Moderate Democrats are up in arms.
They want a full extension of the cuts for just two years, which is an idea that Pelosi hasn't entertained. The moderates' idea of a temporary extension is somewhat curious. Those same moderate Democrats who are still in office next term will have to deal with this issue again — just when they're up for re-election, and just as their President is up for re-election as well.Roll Call
...some centrist Democrats, who prefer a short-term extension of tax cuts for all income brackets, worry that having a vote this week on just the middle-class tax cuts leaves them vulnerable to GOP attacks claiming that they effectively supported a tax increase for higher wage earners.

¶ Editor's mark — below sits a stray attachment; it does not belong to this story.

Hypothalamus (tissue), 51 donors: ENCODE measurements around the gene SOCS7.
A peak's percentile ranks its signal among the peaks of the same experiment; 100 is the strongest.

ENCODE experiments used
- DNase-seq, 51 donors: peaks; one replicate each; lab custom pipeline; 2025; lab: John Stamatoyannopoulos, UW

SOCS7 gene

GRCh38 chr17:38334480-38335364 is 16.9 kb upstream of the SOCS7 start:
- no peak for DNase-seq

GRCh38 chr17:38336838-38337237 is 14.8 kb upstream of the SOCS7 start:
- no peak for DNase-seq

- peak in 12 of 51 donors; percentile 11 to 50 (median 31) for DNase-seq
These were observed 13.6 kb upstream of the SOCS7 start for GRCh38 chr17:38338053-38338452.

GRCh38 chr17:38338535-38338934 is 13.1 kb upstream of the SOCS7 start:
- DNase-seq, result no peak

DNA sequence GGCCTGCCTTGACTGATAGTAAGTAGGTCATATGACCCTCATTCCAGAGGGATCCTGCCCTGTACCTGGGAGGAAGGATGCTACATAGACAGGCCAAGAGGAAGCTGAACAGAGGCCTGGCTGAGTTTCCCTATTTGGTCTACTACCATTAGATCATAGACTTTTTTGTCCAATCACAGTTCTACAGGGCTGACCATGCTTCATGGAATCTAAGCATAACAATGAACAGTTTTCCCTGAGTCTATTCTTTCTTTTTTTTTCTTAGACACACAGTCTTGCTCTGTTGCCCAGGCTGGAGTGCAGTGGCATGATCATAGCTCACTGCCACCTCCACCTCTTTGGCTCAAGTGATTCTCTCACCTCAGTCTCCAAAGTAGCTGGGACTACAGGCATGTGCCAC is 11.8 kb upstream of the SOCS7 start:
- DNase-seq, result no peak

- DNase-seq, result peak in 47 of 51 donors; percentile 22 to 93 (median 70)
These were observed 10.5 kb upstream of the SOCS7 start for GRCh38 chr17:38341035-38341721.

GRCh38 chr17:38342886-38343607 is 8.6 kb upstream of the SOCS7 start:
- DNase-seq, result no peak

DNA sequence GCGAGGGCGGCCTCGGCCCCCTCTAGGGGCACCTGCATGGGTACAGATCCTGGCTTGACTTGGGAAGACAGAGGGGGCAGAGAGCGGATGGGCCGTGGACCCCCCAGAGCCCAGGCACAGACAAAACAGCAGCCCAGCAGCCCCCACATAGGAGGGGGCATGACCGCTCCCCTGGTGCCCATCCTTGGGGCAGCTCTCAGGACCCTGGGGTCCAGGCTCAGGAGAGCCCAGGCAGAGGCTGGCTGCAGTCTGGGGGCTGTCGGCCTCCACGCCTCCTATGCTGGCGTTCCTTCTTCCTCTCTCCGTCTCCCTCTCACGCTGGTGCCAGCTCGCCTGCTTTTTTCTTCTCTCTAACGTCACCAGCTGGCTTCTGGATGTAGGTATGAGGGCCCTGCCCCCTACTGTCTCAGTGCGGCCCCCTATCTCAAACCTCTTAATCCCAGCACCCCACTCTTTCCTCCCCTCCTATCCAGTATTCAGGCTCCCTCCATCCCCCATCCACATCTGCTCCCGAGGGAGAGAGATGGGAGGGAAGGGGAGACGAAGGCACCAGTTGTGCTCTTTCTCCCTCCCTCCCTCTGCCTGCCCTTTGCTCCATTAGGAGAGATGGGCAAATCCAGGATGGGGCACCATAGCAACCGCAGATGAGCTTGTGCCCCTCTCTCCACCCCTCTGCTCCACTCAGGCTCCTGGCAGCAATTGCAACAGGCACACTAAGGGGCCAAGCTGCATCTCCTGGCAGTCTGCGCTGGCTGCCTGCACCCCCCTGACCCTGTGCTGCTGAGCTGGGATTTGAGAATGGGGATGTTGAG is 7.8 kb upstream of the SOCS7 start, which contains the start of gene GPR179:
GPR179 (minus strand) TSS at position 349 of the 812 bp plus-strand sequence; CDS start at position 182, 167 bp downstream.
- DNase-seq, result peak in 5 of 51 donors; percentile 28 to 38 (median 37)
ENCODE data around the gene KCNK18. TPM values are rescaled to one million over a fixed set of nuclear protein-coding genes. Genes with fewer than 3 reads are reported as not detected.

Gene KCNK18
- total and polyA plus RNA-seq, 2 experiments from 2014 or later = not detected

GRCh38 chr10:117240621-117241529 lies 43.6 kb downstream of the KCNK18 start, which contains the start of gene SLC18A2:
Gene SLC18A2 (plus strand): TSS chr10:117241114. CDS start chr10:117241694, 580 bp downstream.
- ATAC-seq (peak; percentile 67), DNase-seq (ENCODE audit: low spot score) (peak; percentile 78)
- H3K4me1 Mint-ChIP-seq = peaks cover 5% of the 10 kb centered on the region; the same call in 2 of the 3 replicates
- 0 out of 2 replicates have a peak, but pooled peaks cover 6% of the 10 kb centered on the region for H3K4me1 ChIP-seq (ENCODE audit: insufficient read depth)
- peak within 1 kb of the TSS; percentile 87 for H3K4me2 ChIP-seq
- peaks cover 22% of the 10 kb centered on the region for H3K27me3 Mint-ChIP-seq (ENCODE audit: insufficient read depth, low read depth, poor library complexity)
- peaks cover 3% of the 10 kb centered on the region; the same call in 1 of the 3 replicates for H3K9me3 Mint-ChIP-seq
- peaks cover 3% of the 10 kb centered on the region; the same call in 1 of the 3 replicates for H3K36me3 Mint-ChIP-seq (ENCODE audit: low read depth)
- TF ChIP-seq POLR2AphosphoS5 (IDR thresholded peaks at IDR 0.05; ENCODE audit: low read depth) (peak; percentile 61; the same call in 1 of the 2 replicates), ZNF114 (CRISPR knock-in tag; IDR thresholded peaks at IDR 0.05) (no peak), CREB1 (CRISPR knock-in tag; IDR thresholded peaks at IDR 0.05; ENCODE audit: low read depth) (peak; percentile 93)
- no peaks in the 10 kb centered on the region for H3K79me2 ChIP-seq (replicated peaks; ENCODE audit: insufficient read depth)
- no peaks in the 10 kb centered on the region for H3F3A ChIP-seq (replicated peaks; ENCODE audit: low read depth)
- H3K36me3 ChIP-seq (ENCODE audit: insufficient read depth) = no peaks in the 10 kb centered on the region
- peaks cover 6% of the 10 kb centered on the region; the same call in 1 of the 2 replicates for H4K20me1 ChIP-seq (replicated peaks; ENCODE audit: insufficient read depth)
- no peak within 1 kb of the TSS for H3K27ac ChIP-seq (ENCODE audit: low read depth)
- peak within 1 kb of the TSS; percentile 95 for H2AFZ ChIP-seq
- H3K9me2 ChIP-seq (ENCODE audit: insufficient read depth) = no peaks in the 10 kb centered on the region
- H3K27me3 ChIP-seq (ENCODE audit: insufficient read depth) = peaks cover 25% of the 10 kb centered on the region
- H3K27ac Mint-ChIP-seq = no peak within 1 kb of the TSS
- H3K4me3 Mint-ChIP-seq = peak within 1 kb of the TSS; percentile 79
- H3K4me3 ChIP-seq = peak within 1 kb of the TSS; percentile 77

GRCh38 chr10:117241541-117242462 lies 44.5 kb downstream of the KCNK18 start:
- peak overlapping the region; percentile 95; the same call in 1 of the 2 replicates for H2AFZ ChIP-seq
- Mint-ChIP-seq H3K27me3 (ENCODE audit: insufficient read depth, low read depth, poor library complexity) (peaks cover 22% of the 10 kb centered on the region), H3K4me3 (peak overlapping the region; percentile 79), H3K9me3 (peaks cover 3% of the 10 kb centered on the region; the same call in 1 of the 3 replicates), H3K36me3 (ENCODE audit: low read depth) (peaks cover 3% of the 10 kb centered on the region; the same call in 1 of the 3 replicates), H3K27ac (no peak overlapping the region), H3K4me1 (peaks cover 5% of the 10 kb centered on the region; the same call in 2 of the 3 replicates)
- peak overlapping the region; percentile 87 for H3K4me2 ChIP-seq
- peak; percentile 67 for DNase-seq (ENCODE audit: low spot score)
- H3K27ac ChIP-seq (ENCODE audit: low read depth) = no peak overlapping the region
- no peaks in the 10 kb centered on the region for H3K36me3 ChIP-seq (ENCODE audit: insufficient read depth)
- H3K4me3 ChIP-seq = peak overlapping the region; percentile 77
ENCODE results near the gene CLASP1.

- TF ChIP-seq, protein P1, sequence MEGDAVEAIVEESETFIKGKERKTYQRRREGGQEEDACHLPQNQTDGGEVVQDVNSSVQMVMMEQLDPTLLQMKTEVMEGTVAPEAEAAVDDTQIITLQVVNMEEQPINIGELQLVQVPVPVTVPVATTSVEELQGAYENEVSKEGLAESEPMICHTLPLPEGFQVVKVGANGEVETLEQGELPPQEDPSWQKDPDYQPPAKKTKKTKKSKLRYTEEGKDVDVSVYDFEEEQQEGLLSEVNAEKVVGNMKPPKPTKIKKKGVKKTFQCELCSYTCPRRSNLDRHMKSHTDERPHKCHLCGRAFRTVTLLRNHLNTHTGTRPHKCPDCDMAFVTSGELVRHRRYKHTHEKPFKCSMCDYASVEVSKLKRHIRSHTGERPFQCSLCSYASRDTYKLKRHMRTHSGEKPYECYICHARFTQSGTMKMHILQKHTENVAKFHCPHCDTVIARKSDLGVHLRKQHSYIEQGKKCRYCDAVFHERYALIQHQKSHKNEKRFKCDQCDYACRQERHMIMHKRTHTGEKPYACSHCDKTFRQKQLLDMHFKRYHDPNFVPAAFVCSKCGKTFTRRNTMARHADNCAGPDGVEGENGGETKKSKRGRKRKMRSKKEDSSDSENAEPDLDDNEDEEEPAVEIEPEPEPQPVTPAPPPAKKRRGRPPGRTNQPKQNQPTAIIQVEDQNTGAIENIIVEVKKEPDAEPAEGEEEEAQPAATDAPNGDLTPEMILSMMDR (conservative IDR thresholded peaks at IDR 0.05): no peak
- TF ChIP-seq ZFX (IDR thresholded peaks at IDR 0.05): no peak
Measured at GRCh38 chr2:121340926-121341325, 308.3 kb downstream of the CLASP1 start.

Compounding their frustration is the fact that there almost certainly will not be 60 votes in the Senate to pass just the middle-class tax-cut extension. Some centrist lawmakers are questioning why Speaker Nancy Pelosi and her leadership team would press ahead with a strategy that many say contributed to the 63-seat loss that House Democrats suffered Nov. 2.
At the meeting today, Treasury Secretary Timothy Geithner and Budget Director Jacob Lew will have the chance to persuade Senate Finance Chairman Max Baucus (D-Mont.), Senate Minority Whip Jon Kyl (R-Ariz.), presumptive House Budget ranking member Chris Van Hollen (D-Md.) and presumptive Ways and Means Chairman Dave Camp (R-Mich.)
A host of high-level lawmakers and officials will convene on Capitol Hill to discuss the extension of the Bush tax cuts, just as Nancy Pelosi plans to hold a vote this week on extending the cuts only to Americans making under $250,000.